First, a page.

I have been lucky enough to have reviewed a great number of books here on ICN, and consider it a privilege to be part of a site that gives attention to the exciting, emerging talent we have in the Irish comic scene. The past year I have spent writing for the site has opened my eyes to the breadth of talent producing comics in Ireland.
Unfortunately, it has opened my eyes to a few other things as well, no. 1 of which is the importance of proofreading. If you are creating a comic, on any level, it is essential that before it goes to print, or online, the comic has been proofread by someone other than yourself. Preferably a few other people.
I am not talking about editing here. If you think your story is the best thing that’s ever been seen by man or beast and is perfect in structure, theme and execution, and doesn’t need a story editor; fine. That’s a discussion for another day. What I am talking about is the much more straightforward business of proofreading. Simply finding and correcting errors in the words or art. The basics, like spelling, punctuation, speech bubbles assigned to the right characters and in the right order.
I have read some small press titles that have really impressed me. Some fresh, new ideas, with exciting artwork. And in many of these titles, the spell cast by an enthralling story or fine pencilling has been broken by a typo, or misspelling. Something small, easily missed; a silly mistake. And immediately I go from thinking –what a book these guys have put together, to –oh, this is a bit shoddy. It can completely change my perception of a book from polished to amateur.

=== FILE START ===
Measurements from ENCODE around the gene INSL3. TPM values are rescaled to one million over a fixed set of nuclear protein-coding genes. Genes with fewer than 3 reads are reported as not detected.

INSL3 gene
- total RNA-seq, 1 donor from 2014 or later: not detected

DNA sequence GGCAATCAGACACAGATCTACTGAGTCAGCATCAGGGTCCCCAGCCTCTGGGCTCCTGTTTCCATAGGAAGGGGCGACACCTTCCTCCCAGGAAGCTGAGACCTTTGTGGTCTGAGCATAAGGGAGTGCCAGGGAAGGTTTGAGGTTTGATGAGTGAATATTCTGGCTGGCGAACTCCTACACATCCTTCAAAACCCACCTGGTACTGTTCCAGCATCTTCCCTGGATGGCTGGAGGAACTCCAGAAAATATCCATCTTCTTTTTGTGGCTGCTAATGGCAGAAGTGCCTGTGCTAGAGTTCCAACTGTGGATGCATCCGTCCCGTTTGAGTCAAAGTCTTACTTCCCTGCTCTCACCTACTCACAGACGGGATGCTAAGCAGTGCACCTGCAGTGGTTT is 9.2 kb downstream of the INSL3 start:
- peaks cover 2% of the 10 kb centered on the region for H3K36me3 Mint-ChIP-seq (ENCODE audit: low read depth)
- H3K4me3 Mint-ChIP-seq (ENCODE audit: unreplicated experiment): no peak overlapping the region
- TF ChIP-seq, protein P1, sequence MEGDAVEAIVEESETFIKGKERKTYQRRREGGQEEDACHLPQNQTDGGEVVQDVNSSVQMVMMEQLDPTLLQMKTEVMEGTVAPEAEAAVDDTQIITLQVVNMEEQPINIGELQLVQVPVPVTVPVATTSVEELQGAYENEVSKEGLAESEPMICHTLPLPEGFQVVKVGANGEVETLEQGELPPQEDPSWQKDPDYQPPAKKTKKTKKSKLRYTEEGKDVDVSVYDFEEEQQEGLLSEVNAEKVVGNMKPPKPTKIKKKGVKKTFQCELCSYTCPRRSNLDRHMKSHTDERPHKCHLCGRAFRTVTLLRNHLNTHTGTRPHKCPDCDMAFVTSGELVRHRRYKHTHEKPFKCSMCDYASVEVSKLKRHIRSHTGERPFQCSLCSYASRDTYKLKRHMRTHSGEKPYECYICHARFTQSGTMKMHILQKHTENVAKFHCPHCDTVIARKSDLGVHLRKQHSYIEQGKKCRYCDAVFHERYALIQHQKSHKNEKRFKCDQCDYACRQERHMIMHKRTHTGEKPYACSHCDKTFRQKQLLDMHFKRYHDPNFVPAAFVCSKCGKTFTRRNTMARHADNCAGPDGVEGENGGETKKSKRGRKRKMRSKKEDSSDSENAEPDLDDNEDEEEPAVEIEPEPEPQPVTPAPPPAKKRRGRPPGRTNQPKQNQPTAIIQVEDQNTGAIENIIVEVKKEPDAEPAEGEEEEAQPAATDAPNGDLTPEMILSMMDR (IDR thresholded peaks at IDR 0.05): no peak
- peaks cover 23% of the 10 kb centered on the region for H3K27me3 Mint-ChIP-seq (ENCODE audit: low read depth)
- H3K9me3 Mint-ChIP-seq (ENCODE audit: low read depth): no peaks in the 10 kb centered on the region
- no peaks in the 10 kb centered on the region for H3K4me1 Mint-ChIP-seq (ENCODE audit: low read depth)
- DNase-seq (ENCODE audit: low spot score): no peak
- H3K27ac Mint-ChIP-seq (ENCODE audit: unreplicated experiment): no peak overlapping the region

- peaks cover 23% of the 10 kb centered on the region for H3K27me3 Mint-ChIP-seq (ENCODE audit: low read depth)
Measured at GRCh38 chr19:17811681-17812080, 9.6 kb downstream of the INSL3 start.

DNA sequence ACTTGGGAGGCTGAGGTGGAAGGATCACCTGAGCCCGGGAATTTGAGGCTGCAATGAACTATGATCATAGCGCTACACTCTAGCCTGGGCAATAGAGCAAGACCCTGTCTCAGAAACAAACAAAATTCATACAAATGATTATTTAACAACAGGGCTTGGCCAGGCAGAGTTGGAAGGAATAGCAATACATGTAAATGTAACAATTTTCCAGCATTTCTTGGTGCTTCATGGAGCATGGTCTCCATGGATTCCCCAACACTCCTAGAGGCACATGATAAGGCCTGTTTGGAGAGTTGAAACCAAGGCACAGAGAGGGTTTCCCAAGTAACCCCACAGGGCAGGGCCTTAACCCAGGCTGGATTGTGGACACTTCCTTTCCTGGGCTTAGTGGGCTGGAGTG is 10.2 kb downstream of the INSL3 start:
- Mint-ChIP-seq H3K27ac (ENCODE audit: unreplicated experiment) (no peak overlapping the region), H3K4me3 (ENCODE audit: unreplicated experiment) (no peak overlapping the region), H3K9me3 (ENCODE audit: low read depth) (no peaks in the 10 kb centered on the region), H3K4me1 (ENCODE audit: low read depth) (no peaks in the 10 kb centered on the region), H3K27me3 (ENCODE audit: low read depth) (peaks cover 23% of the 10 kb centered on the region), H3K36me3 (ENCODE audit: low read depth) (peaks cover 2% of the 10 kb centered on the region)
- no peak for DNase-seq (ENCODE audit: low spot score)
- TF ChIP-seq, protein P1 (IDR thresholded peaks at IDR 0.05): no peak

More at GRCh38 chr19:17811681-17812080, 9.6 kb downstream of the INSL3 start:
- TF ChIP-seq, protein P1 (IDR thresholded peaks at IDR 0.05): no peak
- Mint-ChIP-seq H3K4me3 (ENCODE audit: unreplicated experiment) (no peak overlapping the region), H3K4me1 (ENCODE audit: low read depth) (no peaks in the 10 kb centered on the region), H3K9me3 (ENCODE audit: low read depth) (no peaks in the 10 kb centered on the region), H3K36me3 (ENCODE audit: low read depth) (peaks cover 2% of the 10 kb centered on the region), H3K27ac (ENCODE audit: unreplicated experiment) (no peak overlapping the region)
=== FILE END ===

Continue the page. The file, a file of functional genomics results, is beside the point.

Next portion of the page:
I am not nit-picking here. I am not a grammar-fascist (I kind of am, though, but that’s not relevant right now). It doesn’t unduly upset me that something has been spelled wrong, or a word misused. It upsets me that whoever went to all the trouble to put together an otherwise-great comic book did not get someone to read over it before rushing it to the printers.
To help illustrate my point of what a difference in perception this makes: In a previous career I managed sales at a distribution company, and did the hiring for the sales team. When looking over CVs for new staff, if I found spelling errors or other typos, that candidate got no further. Their CV was taken out of consideration and would not get an interview. Not because they couldn’t spell, but because they couldn’t be bothered to check their CV for errors. That’s not the type of person I wanted working for me. If you’re not going to check your work, to be thorough about something as important as your CV, then you’re not a good hire.
If you are making comics, everything you publish is your CV. Every book, every web page with your work on it. Whether you want to keep self-publishing or get noticed by a publisher, your reputation is carried by your previous output. So make sure it’s as good as it can be.
Before you send your book to print, get a few people to read it for you, and let them know their job is to find errors. Not to praise your lovely book, not to admire your art or writing, just to check it for mistakes. To this end, they don’t even have to be comic readers. Probably better if they’re not. You want someone who won’t be too caught up in the content to notice the mistakes lurking in those speech bubbles. Your work will be all the more polished for it, and small, silly errors won’t get in the way of an otherwise enjoyable experience for your reader.